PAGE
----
This weekend, the Attawapiskat First Nation, a small community in Canada’s remote James Bay, declared a state of emergency after the community of 2,000 people saw 11 suicide attempts. Attawapiskat First Nation has seen a growing mental health crisis since September, when five teenage girls tried to overdose. Since then, there have been 101 suicide attempts in the Ontario community. One person has died.
Chief Bruce Shisheesh told the CBC that he and the council met Saturday night and voted to declare a state of emergency. That decision requires both the local health authority and Health Canada, the department charged with overseeing the country’s health system, to provide the Attawapiskat First Nation with additional resources, including mental health counselors. Shisheesh said that the community currently has only four counselors, none of whom have received specialized training in mental health. The CBC reports:
The council has hired security to keep an eye on patients currently in hospital. The Mushkegowuk Council, which represents eight northern Ontario First Nations, is also trying to help.
“These four workers, crisis workers, are burned out. They can’t continue working daily because of the amount of suicides [that] have happened. They’re backlogged,” said the council’s Deputy Grand Chief Rebecca Friday.
“There are no services at the moment, no counsellors in the community.”
A few support workers have been brought in by the Nishnawbe Aski Nation, an association of northern Ontario First Nations, she said, but that’s not enough to stem the number of attempted suicides.
The Guardian reports that indigenous people, roughly 4 percent of Canada’s population, are more likely to live in poverty than other Canadians. A 2010 report found that First Nation children in northern Ontario were 50 times more likely to attempt suicide. Grand Chief Alvin Fiddler of the Nishnawbe Aski Nation told the newspaper that the poverty and lack of mental health care are “shocking.” Fiddler said that the living conditions in Attawapiskat are “third world conditions, with dilapidated housing, and lack access to quality healthcare and education.” Though De Beers operates its Victor Diamond Mine, one of the wealthiest in the world, on Attawapiskat tribal lands, the community has seen little of the revenue. The Toronto Star reports that, in 2014, the Cree community saw only $1 million of the sizable revenue earned by the open pit mine.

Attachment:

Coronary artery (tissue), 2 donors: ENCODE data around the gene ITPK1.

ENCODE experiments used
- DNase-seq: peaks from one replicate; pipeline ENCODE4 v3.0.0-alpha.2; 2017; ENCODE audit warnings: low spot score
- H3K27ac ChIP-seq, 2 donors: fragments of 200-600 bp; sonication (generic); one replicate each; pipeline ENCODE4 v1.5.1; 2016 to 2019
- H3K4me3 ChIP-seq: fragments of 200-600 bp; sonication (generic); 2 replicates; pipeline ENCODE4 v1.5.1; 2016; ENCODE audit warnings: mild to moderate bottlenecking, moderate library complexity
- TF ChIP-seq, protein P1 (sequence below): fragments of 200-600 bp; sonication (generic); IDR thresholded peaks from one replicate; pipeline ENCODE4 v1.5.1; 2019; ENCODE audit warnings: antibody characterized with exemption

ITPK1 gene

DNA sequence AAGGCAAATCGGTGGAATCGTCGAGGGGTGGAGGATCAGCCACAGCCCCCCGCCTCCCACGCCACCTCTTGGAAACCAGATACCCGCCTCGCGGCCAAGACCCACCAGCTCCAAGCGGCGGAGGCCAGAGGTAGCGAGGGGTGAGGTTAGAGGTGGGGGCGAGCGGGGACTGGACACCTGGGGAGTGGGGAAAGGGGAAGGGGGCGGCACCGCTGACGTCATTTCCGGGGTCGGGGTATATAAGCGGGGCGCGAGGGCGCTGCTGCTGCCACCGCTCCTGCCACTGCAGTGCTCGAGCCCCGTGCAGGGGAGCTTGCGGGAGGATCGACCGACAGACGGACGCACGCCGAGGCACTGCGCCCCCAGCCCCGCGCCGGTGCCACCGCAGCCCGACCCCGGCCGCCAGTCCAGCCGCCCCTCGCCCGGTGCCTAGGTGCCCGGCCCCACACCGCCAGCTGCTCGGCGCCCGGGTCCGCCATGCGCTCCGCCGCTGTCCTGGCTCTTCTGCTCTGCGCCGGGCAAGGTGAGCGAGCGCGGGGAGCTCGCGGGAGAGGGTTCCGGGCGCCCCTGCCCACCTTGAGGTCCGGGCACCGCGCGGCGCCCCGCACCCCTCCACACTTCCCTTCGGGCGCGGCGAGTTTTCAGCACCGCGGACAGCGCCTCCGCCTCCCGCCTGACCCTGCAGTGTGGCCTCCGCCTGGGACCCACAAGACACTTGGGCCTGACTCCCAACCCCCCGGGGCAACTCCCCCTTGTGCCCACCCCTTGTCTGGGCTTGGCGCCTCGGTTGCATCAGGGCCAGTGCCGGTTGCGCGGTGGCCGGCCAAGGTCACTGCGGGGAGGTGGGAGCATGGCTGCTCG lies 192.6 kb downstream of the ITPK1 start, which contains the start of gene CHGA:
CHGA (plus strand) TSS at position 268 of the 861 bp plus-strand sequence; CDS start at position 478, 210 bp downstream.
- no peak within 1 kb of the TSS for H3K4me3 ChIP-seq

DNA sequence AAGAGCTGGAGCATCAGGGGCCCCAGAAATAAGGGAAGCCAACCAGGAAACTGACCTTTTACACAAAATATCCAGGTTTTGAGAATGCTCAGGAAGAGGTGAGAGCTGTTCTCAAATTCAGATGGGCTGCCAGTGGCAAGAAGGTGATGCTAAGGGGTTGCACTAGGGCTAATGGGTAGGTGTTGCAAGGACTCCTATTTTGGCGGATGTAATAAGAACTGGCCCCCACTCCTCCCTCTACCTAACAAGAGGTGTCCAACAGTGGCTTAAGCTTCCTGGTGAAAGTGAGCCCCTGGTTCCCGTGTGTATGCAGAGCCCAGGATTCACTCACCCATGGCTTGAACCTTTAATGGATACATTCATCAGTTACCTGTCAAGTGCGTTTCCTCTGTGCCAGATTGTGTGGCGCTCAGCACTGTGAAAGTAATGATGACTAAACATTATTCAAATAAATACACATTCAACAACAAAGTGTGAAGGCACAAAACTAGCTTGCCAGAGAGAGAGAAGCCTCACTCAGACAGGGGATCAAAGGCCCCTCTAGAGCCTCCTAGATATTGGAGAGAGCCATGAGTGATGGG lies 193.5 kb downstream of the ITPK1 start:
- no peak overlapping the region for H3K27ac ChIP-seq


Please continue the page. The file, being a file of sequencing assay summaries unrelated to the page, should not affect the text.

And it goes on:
On Twitter, Justin Trudeau called the news “heartbreaking,” and promised to “continue to to work to improve living conditions for all Indigenous peoples.”
On Monday, the Assembly of First Nations, a national advocacy group representing First Nation citizens, called on the government to address the high suicide rates in First Nation communities. “The situation in Attawapiskat is sadly felt by far too many First Nations across the country,” the Assembly of First Nations said in a statement. “We need a First Nations directed national strategy to address First Nations suicide rates and ensure our people are safe and thriving.”
View of Attawapiskat lands via Getty.